So, where can we build a wall to keep the French out? As this grindhouse subgenre goes, Revenge is about as brutal as it gets, while still preserving the cathartic satisfaction of the payback. Granted, it is a small body of work to judge from, but Revenge still represents a radical departure from Fargeat’s previous work, the relationship-driven science fiction short film, Reality+. Nevertheless, she clearly knows what she is doing. Along with cinematographer Robrecht Heyvaert, she clearly evokes the look and spirit of “classic” exploitation cinema. Even more intense than Cravioto’s Bound to Vengeance (a.k.a. Reversal), Revenge is recommended for hearty viewers who can handle its graphic extremes, when it screens again tonight (1/26) in Park City, as part of the 2018 Sundance Film Festival.

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The Great Buddha+: Down and Out in Taiwan

The plus is a reference to the iPhone 6+, exactly the kind of coveted gadget that is beyond the reach of luckless losers like Belly Button and Pickle. They can only gawk at how the other half lives through the love hotels captured on the dash-cam of Pickle’s boss. However, the title maybe takes on additional meaning when the ne’er do wells see something they wish they hadn’t in screenwriter-director Huang Hsin-yao’s pitch black comedy The Great Buddha+ (trailer here), which opens today in San Francisco.

If you are going to use narration, you need to have a reason. Huang gets that, because he owns his frequent voiceovers. They are even more rewarding if you get the puns based on regional southern Taiwanese dialects, but the mordant humor still comes through the subtitles, crystal clear. As Huang himself explains, Belly Button always spends his idle evenings with Pickle, the night watchman, because he is only one in the provincial town more passive and put-upon than himself.

Pickle’s boss Kevin Huang owns a metal-works that specializes in large-scale Buddha statues. Of course, the meaning of the Buddha is lost on the two sad sacks, as well as most of the boss’s customers. When the TV goes on the fritz, Belly Button convinces Pickle to extract Huang’s dash-cam memory cards, which they quite enjoy in a voyeuristic way, until they happen to see the boss murder an inconvenient former mistress.

The vibe of GB+ is hard to describe, but it includes elements of Hitchcock, Beckett, Steinbeck, and the Frank and Ernest comic strip. In a sense, it evolves into a murder thriller, but just how much Kevin Huang knows about what our two idiots know is always kept decidedly ambiguous. In fact, the entire finale depends on the power of suggestion. Nevertheless, the scathing satirical dressing down of Kevin Huang’s local political cronies is boldly pointed and impossible to miss.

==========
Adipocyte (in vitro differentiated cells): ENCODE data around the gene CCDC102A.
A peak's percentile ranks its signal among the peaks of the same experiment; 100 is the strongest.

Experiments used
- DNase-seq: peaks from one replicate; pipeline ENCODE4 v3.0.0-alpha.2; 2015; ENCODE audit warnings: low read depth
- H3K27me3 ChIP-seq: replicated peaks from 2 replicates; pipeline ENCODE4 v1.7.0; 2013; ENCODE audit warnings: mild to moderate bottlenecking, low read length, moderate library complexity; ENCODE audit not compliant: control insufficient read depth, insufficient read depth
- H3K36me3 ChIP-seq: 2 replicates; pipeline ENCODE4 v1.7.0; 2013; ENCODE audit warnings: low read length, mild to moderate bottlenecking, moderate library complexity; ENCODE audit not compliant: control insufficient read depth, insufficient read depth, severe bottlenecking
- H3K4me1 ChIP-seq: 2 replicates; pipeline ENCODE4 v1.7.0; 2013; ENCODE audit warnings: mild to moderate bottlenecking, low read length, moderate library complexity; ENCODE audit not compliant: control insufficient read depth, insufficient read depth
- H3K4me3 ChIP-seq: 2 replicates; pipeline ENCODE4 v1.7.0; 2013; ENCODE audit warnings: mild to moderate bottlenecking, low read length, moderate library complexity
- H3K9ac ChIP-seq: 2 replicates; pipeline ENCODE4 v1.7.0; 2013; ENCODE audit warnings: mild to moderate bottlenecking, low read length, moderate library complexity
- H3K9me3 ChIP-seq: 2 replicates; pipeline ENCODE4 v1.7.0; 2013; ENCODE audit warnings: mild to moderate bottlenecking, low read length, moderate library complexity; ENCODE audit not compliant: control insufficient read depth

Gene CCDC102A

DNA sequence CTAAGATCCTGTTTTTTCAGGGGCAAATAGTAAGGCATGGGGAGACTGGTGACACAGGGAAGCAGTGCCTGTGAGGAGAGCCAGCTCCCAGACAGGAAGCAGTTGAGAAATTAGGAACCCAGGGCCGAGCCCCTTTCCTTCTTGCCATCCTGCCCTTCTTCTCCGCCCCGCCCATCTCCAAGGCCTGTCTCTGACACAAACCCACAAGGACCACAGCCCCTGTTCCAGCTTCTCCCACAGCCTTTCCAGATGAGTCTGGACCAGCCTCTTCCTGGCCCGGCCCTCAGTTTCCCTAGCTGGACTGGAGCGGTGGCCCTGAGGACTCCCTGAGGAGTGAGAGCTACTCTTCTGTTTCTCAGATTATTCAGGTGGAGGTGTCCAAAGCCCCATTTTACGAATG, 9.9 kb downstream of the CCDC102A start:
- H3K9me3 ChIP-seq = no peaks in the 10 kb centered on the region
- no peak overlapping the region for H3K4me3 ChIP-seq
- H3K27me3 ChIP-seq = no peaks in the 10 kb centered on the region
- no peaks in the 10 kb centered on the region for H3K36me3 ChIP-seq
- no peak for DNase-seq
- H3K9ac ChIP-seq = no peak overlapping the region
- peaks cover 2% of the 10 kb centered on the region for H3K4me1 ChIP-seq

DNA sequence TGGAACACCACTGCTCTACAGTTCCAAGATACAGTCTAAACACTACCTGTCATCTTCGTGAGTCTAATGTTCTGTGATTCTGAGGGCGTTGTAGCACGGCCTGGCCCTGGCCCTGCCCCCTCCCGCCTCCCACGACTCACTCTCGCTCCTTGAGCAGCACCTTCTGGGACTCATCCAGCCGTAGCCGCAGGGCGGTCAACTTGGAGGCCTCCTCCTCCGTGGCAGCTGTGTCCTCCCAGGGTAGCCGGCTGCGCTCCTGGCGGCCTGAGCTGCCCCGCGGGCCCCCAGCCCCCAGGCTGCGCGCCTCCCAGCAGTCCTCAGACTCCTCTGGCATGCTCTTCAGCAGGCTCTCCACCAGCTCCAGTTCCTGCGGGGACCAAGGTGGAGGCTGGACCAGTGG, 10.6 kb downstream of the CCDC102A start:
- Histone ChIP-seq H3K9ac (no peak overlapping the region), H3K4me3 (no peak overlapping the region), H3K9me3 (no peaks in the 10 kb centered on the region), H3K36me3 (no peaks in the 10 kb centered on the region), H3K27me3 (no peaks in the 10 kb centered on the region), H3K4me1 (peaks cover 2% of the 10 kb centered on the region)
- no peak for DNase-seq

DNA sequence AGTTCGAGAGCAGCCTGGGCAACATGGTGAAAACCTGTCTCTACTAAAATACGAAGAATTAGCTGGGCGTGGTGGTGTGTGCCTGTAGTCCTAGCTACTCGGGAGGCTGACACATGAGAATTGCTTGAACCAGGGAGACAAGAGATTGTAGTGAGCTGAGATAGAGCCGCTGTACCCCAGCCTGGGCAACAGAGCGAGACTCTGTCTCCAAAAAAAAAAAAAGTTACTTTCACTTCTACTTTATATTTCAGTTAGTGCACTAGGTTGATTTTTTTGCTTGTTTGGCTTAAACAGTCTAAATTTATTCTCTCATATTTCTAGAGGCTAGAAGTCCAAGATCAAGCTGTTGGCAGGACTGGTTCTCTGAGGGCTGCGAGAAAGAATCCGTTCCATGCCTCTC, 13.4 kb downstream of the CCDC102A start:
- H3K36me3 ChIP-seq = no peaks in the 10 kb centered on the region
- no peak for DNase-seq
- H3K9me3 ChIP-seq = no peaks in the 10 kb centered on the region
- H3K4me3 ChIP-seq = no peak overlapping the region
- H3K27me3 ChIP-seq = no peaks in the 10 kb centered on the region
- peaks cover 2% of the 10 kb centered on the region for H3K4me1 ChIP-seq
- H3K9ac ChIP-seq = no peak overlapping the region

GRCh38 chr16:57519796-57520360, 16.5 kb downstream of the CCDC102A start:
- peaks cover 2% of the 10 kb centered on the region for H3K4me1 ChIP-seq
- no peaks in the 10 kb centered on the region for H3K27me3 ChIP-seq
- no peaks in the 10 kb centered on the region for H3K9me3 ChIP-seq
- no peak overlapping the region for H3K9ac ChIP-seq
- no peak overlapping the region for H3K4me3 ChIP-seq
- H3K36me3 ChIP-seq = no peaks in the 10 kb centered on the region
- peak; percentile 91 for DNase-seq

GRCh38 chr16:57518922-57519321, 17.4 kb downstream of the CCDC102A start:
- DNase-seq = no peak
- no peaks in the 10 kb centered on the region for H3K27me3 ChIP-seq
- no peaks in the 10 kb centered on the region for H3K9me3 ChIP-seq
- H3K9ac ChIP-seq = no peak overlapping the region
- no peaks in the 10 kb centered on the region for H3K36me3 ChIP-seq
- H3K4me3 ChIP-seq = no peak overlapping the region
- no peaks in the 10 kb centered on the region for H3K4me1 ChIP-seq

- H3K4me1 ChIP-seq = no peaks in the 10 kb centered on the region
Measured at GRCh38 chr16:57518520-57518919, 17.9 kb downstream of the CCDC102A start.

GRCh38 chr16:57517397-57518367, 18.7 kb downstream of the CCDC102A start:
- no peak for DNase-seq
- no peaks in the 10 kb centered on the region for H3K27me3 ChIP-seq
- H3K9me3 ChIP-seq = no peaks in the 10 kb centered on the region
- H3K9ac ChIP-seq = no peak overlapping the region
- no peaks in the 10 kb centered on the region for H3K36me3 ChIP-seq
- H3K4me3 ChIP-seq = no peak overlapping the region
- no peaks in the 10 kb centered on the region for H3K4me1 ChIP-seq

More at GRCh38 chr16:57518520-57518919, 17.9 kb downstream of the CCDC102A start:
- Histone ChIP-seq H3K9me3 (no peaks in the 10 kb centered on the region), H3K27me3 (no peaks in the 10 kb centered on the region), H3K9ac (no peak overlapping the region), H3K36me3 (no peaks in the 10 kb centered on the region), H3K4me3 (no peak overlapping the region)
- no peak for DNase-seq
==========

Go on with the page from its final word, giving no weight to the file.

Taiwanese indie superstar Chung Mong-hong serves as cinematographer as well as producer, giving the film an arresting black-and-white look. In contrast to convention, he films the dash-cam sequences in warm neon color reminiscent of the films of Wong Kar-wai. Straight up, even though it is still January, this could very well be the most visually distinctive film of the year.

It also is features some wonderfully dry and understated comic performances that land quite lethally. “Bamboo” Chu-sheng Chen makes Belly Button one of the great anti-heroes of recent memory, while proving the adage every bully is really just a coward. However, the tragic dignity of Cres Chuang’s Pickle might be even more powerful. Chang Shao-Huai does not say much, but he still makes a strong impression as Belly Button’s silent drifter-squatter pal, Sugar Apple. Yet, nobody can top the charismatic villainy of Leon Dai’s Kevin Huang.


In general terms, GB+ shares a kinship with classic Coen Brothers films, but the specifics of Huang Hsin-yao’s execution are richly idiosyncratic and defiantly original. Twenty-six days in, it is definitely the best of the year so far (I wouldn’t want to have to go out there and top it). Very highly recommended, The Great Buddha+ opens today (1/26) in the Bay Area, at the Lee Neighborhood 4-Star Theatre.